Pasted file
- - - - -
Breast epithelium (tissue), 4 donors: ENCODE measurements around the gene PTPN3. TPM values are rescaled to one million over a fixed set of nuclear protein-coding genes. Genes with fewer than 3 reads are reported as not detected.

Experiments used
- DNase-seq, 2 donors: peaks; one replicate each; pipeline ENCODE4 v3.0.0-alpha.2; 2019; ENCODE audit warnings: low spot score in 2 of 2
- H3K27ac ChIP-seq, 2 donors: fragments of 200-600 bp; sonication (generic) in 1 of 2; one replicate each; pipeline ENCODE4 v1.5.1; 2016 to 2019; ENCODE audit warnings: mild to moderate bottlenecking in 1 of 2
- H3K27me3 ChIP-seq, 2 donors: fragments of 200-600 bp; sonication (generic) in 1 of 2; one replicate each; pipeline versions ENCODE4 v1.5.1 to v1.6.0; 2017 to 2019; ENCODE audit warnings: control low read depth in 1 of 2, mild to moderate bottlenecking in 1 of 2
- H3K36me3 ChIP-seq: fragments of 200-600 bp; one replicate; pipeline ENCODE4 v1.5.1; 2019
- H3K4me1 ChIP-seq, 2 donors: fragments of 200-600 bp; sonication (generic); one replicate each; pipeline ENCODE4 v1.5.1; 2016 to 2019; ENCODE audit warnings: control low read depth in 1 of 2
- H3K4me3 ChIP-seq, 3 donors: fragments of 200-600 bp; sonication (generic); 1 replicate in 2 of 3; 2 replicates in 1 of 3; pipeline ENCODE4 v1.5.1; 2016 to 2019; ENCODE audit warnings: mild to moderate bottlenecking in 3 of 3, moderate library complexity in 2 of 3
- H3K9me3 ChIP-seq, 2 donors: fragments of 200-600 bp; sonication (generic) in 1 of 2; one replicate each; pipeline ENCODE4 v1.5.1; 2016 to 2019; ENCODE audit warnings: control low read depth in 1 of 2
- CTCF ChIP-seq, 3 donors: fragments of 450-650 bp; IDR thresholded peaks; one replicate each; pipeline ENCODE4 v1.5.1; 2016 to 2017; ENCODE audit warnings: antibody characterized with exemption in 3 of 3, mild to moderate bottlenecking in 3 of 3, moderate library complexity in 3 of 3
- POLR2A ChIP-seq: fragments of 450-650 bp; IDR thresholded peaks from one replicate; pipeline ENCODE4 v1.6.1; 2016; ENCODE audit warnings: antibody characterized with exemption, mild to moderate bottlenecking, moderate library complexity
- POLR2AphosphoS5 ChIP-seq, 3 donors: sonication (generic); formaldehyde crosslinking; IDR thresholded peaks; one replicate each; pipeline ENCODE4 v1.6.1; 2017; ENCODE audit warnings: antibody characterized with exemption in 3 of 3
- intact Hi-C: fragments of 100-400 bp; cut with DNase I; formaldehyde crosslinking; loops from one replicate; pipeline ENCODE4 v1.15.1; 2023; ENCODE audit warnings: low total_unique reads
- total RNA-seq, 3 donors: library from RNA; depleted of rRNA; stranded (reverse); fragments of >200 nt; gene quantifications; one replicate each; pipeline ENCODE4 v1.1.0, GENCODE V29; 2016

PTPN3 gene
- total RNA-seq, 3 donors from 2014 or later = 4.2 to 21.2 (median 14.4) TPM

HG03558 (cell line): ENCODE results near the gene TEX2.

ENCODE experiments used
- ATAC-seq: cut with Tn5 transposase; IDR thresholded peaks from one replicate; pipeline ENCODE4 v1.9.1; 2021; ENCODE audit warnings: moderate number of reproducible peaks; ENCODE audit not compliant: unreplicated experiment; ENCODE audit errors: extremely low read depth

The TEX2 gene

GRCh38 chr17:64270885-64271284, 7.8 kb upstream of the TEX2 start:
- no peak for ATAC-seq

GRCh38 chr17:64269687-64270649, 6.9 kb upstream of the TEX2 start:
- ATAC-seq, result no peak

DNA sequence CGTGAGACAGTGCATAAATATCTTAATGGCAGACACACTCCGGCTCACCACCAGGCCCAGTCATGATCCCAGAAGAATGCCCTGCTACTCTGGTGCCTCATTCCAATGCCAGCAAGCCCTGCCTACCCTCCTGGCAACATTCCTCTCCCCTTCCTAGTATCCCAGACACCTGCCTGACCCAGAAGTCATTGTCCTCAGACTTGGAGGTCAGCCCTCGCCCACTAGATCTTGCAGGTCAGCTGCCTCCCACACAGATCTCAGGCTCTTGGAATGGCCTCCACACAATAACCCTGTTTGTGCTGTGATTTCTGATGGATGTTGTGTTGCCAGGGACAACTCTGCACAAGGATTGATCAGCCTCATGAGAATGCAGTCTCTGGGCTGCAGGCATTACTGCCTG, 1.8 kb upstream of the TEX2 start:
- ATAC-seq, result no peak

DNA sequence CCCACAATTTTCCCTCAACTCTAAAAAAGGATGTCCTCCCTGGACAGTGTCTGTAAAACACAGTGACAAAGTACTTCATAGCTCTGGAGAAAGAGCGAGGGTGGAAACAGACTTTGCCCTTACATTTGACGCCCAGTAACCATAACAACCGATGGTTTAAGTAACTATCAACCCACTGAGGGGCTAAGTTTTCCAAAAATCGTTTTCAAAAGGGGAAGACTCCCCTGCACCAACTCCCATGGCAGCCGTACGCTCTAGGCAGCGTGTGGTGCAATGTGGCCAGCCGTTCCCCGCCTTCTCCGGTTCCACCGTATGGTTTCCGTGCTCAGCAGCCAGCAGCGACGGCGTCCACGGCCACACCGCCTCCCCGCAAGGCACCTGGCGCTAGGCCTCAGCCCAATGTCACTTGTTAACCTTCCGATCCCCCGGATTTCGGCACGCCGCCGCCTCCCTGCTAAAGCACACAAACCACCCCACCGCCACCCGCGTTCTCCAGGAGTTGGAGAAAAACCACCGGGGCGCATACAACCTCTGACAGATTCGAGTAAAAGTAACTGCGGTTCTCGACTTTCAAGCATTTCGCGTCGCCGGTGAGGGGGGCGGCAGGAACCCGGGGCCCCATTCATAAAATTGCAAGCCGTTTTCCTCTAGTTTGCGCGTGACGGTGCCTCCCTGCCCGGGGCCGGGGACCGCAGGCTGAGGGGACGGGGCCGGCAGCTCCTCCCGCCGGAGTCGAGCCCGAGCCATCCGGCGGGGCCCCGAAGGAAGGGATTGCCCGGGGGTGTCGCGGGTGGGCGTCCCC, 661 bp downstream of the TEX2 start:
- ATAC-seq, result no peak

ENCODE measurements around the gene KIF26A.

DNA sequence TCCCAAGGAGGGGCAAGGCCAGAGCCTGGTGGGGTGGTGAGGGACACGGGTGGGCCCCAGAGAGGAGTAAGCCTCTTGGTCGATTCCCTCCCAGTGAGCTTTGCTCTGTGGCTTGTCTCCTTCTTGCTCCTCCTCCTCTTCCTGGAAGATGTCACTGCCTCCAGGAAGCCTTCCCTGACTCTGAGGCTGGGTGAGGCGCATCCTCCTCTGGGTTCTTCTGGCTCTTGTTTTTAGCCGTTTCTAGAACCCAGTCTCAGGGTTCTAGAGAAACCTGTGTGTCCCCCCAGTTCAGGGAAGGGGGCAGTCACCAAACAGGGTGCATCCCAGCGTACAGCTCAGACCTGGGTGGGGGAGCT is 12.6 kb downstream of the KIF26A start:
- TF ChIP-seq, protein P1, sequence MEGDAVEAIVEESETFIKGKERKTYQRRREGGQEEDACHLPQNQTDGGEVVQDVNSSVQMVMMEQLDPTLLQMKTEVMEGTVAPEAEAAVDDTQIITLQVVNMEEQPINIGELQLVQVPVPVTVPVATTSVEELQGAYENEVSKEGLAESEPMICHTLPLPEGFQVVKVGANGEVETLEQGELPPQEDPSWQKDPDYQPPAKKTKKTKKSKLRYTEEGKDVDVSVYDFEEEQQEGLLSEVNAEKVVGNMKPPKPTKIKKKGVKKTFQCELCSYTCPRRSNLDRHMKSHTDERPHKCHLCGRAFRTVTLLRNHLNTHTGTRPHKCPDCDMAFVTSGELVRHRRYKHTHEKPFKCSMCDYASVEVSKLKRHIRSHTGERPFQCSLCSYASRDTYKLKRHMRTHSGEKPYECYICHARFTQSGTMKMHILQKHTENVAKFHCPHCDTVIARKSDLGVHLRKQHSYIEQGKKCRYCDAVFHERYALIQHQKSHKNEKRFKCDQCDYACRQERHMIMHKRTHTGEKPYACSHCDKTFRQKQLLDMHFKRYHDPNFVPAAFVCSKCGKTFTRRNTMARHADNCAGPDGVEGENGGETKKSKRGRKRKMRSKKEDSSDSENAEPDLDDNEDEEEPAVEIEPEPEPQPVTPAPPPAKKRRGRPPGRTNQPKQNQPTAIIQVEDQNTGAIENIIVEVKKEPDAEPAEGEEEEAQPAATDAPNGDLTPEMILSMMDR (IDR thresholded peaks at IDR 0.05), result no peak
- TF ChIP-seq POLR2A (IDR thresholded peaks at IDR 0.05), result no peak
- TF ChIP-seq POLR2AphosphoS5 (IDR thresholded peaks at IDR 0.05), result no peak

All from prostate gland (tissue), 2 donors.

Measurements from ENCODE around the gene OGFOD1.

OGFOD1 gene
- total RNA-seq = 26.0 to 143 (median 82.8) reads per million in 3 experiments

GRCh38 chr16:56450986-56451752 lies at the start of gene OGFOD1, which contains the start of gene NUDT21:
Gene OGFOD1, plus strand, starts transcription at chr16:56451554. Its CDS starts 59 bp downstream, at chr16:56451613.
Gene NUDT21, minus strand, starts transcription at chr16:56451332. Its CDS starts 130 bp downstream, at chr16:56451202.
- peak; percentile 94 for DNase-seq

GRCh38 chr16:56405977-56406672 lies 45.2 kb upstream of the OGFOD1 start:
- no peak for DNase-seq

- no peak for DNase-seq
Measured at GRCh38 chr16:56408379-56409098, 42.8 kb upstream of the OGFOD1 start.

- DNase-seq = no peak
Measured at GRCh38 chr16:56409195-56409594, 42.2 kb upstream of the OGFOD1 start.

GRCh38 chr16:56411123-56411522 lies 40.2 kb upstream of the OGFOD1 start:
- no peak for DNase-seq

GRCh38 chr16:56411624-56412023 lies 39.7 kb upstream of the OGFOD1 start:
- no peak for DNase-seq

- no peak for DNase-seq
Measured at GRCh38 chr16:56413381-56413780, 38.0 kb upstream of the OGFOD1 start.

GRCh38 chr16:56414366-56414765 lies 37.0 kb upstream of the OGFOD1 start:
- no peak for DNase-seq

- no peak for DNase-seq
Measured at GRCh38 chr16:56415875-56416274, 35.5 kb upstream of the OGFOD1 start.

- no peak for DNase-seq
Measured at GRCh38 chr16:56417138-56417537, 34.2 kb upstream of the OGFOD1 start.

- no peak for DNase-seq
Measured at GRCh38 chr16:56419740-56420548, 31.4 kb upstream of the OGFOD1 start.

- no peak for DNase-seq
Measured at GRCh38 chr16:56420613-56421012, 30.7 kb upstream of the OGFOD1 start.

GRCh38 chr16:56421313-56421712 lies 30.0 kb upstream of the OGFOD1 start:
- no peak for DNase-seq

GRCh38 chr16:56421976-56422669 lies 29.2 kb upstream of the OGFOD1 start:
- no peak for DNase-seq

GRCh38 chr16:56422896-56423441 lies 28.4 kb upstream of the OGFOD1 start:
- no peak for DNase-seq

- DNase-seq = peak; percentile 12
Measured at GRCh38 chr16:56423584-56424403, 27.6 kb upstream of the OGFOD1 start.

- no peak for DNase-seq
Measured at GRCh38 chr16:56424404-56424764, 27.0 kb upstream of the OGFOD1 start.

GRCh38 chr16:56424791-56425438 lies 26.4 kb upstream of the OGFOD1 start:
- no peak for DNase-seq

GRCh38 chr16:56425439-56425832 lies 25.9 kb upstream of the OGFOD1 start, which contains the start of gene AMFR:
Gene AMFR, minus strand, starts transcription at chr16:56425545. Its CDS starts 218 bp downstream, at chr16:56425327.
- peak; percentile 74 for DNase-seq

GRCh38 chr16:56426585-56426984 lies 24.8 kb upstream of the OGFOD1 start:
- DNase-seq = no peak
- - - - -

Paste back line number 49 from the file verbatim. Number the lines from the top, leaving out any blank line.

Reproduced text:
- no peak for DNase-seq